3% of orchards are larger than 10 hectares.

In 1985, France had 120 mills (average of 2,000 tons), a figure that almost tripled in 2016 with 317 mills (average of 5,000 tons). 49% of the mills make less than 10 tons a year.

Between 2007 and today :

Significant increase in surface areas (+288%) and number of farms (+234%) certified organic

Partial professionalization of the sector

70% of the production is carried out by 25 to 30% of the olive growers.

LES TERROIRS, The letters of nobility of French olive oil.


France has more than a hundred endemic varieties and 8 PDOs: Aix-en-Provence, Corsica «Oliu di Corsica,» Haute-Provence, Nîmes, Nice, Nyons, Provence, Vallée des Baux-de-Provence.

Like wine, French agricultural products benefit from a geographical richness and know-how that have combined tradition and high technology.

The famous and controversial «old-fashioned taste / fruity black / mature olives» is the result of meticulous work: olives, of impeccable quality, picked at full ripeness, undergo a supervised controlled fermentation (with thermometers and Excel files) for four to eight days before extraction. The fermentation breaks the ardour and the vegetal notes to offer lighter, rounder and longer aromas on the palate, cocoa, mushrooms, vanilla… This taste, very appreciated in France and for exports, as in Japan, is wrongly considered as a defect because of its «chômé,», not to be confused with the «chômé» defect, which results from pure negligence. To be sure to buy a good «fruité noir,» choose a Vallée des Baux-de-Provence PDO.

French olive oil is also fruity green, with AGLANDAU, the most widespread variety in the south of France, more specifically in Vaucluse and Alpes-de-Haute-Provence. It is the archetype of the fruity green flavor. It is tonic and harmonious, with vegetal, artichoke, stone fruit and almond aromas.

Another iconic variety is PICHOLINE, which is found in the PDO «Huile d’Olive de Nîmes» in which it represents at least 70% of the batch. Its organoleptic notes are very vegetal, with aromas of plum or pineapple.

Another French peculiarity is the olive oil from Corsica where 6 endemic varieties are cultivated. The famous SABINE is worked exclusively in ripe fruit, with a yield that can reach 30%. 2/3 of the island’s production is PDO. Out of 2100 cultivated hectares, 2/3 are multisecular and 8000 hectares are still emmaquized. Spared from the successive frosts on the mainland, the island of beauty offers a landscape of olive trees with an average span of 15 to 20 meters. This Corsican specificity has found a technical answer for harvesting with the «natural fall» or old-fashioned harvesting: the «olive fishermen,» as they are nicknamed, set nets to catch the olives which fall naturally, in strong winds from November onwards or when fully ripe until May. The PDO Oliu Di Corsica is a ripe fruit with very little bitterness and ardour, very delicate, and very coveted for exports. In 2020, the harvest will be exceptional with a forecast of 300 tons, almost 10% of the national production (compared to 5% on average).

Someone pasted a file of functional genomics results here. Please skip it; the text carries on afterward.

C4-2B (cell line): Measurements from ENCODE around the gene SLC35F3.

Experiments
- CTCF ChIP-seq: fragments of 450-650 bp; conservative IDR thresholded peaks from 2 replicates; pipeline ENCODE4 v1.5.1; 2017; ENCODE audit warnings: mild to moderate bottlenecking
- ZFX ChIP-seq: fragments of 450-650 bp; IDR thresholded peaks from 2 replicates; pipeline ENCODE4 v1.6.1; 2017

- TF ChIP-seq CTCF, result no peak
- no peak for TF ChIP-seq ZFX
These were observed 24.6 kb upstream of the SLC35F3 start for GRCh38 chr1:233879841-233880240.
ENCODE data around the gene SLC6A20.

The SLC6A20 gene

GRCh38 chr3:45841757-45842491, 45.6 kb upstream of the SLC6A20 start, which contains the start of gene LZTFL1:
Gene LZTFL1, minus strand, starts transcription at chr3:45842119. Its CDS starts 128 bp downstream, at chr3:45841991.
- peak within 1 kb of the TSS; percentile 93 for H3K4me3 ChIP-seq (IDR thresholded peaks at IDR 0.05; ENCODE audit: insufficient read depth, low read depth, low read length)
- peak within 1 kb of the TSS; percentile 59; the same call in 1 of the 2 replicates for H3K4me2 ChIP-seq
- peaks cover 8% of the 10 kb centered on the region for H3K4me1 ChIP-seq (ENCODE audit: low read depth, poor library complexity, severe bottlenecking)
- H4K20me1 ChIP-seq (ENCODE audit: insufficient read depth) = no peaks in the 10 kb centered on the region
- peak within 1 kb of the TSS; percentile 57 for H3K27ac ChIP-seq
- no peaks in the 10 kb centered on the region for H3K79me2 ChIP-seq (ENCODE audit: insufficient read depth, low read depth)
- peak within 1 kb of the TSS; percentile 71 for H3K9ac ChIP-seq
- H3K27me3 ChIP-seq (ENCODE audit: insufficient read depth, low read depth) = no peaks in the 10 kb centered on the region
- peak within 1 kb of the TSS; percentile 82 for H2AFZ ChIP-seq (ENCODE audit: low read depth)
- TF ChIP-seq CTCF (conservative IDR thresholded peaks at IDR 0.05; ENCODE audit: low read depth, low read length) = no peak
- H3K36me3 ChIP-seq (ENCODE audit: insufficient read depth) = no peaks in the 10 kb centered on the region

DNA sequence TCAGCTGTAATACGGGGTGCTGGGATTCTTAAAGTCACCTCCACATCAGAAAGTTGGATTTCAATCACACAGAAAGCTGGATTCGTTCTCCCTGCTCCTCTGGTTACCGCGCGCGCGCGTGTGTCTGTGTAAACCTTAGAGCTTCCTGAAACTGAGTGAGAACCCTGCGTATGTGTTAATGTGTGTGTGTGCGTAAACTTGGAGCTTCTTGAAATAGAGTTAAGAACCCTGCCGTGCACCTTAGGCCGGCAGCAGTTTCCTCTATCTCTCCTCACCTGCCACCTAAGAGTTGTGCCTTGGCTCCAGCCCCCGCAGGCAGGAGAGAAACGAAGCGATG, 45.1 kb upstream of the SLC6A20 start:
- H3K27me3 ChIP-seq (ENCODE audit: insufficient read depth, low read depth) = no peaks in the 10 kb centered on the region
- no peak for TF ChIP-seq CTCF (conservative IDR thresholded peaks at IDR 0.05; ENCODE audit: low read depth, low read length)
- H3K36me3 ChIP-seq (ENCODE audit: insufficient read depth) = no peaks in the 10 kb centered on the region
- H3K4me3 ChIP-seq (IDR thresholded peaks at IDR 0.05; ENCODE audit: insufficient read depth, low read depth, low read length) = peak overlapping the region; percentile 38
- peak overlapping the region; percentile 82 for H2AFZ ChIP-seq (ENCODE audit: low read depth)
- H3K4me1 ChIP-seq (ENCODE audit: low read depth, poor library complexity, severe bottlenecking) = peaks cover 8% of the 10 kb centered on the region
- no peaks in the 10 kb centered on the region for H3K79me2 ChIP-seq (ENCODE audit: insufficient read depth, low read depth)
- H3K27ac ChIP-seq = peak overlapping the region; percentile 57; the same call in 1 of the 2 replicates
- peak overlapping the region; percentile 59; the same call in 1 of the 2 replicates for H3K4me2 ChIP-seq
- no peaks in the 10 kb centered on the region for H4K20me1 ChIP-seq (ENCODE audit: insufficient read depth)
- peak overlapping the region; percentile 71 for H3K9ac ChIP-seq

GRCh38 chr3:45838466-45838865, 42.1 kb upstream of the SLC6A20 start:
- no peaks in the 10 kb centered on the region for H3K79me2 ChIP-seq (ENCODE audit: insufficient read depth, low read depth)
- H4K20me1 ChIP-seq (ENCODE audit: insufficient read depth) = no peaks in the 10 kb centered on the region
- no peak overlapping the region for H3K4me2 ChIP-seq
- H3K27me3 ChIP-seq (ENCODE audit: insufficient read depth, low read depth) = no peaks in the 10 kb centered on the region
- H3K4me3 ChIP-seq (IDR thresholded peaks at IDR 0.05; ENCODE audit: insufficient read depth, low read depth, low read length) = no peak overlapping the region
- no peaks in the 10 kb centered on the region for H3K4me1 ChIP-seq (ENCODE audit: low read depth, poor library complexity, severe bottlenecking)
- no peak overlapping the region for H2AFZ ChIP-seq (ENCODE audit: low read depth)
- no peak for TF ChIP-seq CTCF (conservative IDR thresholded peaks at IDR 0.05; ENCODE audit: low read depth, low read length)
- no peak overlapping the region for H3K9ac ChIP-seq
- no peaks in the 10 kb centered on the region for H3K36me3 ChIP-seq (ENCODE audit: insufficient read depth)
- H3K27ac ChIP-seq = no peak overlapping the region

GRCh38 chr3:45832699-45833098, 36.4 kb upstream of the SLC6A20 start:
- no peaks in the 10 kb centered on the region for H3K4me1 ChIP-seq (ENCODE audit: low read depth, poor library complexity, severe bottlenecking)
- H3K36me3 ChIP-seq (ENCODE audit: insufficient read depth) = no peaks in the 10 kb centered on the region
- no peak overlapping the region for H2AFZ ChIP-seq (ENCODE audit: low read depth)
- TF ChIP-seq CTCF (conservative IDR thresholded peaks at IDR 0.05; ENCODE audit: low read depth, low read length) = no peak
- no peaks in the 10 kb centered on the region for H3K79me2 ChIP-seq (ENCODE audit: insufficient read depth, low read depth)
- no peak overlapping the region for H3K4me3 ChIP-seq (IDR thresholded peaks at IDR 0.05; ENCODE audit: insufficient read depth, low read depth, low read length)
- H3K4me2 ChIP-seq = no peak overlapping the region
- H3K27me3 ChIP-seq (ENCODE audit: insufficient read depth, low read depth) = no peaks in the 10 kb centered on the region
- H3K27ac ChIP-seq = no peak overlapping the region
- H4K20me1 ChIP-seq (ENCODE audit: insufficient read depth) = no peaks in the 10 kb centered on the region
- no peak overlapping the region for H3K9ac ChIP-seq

CONSUMPTION IMPORT DISTRIBUTION, France, a key player in the olive oil market

France is the 5th largest olive oil market in the world and the 4th largest in Europe with 3.5% of world olive oil consumption.

A French person consumes an average of 1.6 kg of olive oil per year.

115,000 tons were imported in 2019 with the following breakdown :

  • Spain, 80,000 tons
  • Italy 19,000 tons
  • Tunisia 12,000 tons
  • Portugal 2,000 tons

The average observed price for oils is 6.27 € against 22.40 € for national olive oil (higher in mass distribution than direct sales).

Roughly the same amount of olive oil is consumed in the Paris region as in Provence, with a seasonal peak during the summer months, from April to October.

In mass distribution, olive oil represents 25% of the vegetable oil market share. 50% of olive oils are bought in supermarkets, 22% in markets or grocery stores and only 2% directly from the mill. E-commerce is clearly on the rise with 3660 tons.

The organic trend can be confirmed, as it has quadrupled in the last 10 years.

As you will have understood, olive oil and France is a love story and Mediterranean filiation lost and found. As a producer of exceptional olive oils, France is a country of great taste and culinary excellence. Faithful to its avant-garde tradition, it took a vegetarian turn under the impetus of its Haute Cuisine with chef Alain Passard 20 years ago, (l’Arpège, 3 Michelin stars, Paris) who abandoned meat in favor of vegetarianism – he had obtained his third star thanks to his famous prime rib.

Since then, a whole generation of Chefs have understood that olive oil was the indispensable ally of the vegetable kingdom. Olive oil should taught in the same way as wine in the training of Chefs.  Some have been able to tame it, to use it in harmony or in counter harmony with the ingredients. It is they, Julien Dumas, (Lucas Carton, 1 Michelin star, Paris) Akrame (Akrame, 1 Michelin star, Paris) Jérôme Banctel (la Réserve, 2 Michelin stars) Yoni Saada (Top Chef & Bagnard, Paris) who today give him back his titles of nobility, without forgetting the iconic Chef Eric Briffard, MOF*, former Chef of the Palace George V (2 Michelin stars, Paris) and current Director of Culinary Arts of the prestigious Le Cordon Bleu International school to name but a few.  

To «drive the nail in,» in 2017, at the BOCUSE D’OR competition (every 2 years at SIRHA), while celebrating the 30th anniversary of the most famous culinary competition in the world, the theme chosen was «making a 100% vegetarian plate.» When we consider that the BOCUSE D’OR pay tribute to the three-starred Chef Paul Bocuse, renowned for his love of cream and butter, we can say with great confidence that a new French revolution is officially underway.

Acknowledgements and sources

A huge THANK YOU to Alexandra Paris &France OLIVE, UPSM (Union of Marseille Soap Professionals),Sandrine Marfisi, President of the PDO Oliu di Corsica Union

 MOF*, Meilleur ouvrier de France.